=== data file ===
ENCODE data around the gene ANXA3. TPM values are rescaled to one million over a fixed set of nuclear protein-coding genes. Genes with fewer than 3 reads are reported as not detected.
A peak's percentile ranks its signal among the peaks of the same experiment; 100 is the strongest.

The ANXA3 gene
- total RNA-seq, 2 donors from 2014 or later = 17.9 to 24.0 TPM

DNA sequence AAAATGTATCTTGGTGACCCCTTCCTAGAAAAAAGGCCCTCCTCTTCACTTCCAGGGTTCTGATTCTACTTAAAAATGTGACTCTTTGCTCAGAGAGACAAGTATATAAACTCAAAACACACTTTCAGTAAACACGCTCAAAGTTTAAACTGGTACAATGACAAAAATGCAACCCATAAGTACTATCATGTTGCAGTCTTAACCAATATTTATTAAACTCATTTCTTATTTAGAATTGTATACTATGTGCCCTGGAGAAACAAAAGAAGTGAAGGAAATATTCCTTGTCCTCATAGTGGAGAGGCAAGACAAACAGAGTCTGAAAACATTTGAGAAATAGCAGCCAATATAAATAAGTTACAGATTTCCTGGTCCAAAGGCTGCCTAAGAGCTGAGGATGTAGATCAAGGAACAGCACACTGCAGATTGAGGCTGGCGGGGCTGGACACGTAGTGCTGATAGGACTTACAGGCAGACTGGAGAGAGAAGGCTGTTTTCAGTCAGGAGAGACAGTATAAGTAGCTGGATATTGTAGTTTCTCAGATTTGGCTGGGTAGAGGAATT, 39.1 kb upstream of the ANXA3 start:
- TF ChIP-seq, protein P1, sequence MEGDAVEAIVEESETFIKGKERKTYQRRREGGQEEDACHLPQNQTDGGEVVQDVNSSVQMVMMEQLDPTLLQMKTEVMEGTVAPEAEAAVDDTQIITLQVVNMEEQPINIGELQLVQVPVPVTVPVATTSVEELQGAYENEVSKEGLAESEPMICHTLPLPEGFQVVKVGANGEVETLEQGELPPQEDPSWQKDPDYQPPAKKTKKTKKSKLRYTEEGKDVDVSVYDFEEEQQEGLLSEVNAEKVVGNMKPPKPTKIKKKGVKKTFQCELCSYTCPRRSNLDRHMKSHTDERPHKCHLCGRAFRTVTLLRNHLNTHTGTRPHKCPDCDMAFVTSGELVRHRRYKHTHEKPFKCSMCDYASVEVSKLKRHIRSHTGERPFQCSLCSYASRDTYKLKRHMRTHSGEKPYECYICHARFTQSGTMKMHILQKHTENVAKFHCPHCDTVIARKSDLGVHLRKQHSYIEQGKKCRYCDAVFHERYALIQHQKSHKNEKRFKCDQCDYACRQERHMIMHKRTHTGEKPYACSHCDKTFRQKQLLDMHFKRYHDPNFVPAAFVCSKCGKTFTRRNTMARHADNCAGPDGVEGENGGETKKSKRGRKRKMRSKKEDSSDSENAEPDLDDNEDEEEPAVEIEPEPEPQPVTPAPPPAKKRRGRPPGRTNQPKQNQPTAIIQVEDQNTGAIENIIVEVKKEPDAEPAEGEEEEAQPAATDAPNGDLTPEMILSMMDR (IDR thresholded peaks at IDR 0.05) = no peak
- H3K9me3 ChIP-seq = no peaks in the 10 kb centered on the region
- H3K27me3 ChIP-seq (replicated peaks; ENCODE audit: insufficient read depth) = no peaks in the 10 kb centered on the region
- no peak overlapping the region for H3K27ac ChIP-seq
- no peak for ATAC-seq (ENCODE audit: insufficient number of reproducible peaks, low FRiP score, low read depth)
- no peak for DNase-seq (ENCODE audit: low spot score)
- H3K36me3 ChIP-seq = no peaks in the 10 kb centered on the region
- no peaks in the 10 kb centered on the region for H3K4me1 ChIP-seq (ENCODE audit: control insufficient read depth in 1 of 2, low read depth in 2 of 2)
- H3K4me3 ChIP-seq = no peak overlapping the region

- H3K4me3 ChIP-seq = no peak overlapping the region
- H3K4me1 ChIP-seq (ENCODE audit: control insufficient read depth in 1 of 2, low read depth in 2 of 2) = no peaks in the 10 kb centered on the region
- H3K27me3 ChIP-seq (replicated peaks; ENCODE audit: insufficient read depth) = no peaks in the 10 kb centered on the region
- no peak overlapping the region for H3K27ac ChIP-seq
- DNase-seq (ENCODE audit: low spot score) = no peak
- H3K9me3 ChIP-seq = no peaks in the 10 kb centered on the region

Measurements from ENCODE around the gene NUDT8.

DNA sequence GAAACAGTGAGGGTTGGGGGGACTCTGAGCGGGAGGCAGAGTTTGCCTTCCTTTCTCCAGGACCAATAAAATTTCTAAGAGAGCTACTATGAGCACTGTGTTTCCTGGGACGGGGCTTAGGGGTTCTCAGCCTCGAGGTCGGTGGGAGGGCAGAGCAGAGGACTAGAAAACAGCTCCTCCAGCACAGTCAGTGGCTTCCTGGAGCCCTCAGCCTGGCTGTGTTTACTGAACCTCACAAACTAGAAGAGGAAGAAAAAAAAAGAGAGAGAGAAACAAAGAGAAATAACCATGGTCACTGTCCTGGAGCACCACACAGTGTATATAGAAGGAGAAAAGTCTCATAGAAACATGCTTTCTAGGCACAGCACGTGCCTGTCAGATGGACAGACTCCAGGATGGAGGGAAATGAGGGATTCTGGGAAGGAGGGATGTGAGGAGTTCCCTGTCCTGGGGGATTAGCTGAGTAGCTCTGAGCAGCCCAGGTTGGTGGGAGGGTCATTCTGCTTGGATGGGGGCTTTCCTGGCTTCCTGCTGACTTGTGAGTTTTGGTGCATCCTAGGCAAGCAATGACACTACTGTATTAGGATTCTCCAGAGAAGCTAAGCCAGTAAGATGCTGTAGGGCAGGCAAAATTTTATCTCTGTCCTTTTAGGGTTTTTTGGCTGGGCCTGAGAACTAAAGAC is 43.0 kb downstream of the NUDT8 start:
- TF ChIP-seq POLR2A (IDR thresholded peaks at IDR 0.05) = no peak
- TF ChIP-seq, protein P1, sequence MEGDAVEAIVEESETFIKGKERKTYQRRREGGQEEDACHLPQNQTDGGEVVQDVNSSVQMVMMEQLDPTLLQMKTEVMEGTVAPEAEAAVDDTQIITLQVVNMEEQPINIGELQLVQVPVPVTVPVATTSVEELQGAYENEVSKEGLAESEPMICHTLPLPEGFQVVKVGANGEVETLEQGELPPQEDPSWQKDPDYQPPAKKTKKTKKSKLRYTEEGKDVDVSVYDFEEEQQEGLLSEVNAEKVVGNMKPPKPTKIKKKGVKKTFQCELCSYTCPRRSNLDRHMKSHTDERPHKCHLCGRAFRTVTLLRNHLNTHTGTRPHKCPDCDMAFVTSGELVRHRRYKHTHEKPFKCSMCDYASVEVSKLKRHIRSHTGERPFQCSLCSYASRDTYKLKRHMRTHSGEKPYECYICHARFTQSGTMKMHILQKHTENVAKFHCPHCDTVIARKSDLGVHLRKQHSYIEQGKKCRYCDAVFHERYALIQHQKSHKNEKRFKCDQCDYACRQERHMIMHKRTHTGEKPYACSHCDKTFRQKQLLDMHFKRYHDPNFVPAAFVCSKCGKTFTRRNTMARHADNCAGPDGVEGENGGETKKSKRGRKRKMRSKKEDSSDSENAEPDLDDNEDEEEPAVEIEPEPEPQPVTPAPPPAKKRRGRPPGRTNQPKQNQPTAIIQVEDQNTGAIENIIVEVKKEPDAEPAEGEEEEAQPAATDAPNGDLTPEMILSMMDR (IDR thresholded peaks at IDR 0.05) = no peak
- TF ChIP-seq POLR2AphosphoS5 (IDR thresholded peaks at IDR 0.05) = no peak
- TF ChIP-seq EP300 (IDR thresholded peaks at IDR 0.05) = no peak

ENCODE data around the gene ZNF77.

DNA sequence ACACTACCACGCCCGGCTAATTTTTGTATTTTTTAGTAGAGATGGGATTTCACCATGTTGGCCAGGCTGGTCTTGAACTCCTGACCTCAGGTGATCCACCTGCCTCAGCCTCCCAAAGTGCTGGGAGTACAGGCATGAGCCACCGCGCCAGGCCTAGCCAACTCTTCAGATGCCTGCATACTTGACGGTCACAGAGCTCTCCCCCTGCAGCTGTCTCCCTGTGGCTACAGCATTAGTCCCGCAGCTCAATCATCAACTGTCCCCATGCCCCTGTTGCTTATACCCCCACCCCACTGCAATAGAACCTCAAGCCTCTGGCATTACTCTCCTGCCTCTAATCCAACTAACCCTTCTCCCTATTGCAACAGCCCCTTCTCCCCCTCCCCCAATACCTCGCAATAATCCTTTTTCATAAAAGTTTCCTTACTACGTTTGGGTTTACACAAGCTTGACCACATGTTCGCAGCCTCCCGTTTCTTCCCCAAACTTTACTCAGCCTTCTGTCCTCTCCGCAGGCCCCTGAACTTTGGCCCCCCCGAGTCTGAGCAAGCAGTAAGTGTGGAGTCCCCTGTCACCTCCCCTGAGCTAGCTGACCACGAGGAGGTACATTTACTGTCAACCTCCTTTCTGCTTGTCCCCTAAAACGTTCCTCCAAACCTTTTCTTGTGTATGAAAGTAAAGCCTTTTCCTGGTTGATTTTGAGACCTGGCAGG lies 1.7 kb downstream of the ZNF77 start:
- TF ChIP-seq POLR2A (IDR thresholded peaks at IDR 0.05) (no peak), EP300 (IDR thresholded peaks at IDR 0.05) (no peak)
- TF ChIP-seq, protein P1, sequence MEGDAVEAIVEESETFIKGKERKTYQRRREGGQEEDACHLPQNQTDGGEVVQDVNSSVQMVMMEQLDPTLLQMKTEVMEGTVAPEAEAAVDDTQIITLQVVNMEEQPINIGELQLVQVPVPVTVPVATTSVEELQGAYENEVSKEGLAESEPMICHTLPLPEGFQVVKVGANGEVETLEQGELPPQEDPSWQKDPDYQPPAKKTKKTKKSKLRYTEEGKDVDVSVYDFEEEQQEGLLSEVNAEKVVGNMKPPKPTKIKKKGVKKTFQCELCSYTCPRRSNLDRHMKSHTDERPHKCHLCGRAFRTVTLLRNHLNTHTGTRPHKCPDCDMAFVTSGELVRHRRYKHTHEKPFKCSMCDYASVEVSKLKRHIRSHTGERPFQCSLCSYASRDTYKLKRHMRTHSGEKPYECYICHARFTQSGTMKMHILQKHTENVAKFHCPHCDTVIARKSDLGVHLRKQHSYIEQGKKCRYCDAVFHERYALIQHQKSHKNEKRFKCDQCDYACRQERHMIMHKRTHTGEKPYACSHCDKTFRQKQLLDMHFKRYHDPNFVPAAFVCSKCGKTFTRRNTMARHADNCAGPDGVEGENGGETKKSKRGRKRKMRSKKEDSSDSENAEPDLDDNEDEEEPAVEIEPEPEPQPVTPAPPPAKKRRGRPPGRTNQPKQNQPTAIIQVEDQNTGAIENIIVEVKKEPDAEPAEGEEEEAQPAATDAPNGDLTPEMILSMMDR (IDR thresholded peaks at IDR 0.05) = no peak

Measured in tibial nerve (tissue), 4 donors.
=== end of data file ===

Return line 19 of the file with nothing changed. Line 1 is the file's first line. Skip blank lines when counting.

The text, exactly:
- DNase-seq (ENCODE audit: low spot score) = no peak